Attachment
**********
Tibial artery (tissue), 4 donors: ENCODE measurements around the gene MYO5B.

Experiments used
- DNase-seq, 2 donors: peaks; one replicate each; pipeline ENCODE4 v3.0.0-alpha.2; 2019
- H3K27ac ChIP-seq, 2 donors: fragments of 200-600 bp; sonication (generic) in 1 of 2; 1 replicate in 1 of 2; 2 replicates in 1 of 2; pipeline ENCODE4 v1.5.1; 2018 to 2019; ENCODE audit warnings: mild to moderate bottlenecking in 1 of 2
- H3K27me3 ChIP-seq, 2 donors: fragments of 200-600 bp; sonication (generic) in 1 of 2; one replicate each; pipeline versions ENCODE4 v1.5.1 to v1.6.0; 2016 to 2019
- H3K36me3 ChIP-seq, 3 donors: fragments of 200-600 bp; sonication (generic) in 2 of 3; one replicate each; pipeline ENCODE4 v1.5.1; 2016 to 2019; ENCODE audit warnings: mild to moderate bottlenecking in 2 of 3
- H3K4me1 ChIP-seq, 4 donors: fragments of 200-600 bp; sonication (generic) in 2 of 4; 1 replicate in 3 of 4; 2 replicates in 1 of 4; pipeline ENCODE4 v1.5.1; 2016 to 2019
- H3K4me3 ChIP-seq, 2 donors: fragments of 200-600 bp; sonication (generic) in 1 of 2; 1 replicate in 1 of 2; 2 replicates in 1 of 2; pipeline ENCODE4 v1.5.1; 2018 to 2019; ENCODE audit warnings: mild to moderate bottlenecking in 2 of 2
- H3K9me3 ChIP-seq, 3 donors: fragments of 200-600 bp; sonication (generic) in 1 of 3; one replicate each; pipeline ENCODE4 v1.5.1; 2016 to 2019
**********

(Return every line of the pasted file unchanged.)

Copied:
Tibial artery (tissue), 4 donors: ENCODE measurements around the gene MYO5B.

Experiments used
- DNase-seq, 2 donors: peaks; one replicate each; pipeline ENCODE4 v3.0.0-alpha.2; 2019
- H3K27ac ChIP-seq, 2 donors: fragments of 200-600 bp; sonication (generic) in 1 of 2; 1 replicate in 1 of 2; 2 replicates in 1 of 2; pipeline ENCODE4 v1.5.1; 2018 to 2019; ENCODE audit warnings: mild to moderate bottlenecking in 1 of 2
- H3K27me3 ChIP-seq, 2 donors: fragments of 200-600 bp; sonication (generic) in 1 of 2; one replicate each; pipeline versions ENCODE4 v1.5.1 to v1.6.0; 2016 to 2019
- H3K36me3 ChIP-seq, 3 donors: fragments of 200-600 bp; sonication (generic) in 2 of 3; one replicate each; pipeline ENCODE4 v1.5.1; 2016 to 2019; ENCODE audit warnings: mild to moderate bottlenecking in 2 of 3
- H3K4me1 ChIP-seq, 4 donors: fragments of 200-600 bp; sonication (generic) in 2 of 4; 1 replicate in 3 of 4; 2 replicates in 1 of 4; pipeline ENCODE4 v1.5.1; 2016 to 2019
- H3K4me3 ChIP-seq, 2 donors: fragments of 200-600 bp; sonication (generic) in 1 of 2; 1 replicate in 1 of 2; 2 replicates in 1 of 2; pipeline ENCODE4 v1.5.1; 2018 to 2019; ENCODE audit warnings: mild to moderate bottlenecking in 2 of 2
- H3K9me3 ChIP-seq, 3 donors: fragments of 200-600 bp; sonication (generic) in 1 of 3; one replicate each; pipeline ENCODE4 v1.5.1; 2016 to 2019